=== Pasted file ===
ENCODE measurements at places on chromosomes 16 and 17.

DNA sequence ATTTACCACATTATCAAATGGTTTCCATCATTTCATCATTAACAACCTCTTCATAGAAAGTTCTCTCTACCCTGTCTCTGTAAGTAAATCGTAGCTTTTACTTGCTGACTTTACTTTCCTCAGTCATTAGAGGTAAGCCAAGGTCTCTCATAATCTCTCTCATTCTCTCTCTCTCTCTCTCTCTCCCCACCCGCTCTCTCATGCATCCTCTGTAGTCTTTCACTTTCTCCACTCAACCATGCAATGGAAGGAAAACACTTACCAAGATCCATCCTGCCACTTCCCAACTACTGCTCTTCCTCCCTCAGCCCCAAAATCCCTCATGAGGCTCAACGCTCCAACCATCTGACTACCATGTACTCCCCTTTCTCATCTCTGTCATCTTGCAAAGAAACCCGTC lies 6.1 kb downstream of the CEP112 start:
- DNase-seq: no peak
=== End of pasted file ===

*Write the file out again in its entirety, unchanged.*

ENCODE measurements at places on chromosomes 16 and 17.

DNA sequence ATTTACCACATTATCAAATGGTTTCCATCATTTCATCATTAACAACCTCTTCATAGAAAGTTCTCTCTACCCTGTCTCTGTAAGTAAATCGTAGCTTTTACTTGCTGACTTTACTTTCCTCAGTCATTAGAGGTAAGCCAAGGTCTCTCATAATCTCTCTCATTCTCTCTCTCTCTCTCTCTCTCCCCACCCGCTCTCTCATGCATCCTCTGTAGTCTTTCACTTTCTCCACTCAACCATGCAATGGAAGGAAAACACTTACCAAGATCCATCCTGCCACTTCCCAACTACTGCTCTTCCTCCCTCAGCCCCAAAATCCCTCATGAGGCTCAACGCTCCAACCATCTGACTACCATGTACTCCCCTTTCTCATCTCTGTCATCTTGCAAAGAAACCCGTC lies 6.1 kb downstream of the CEP112 start:
- DNase-seq: no peak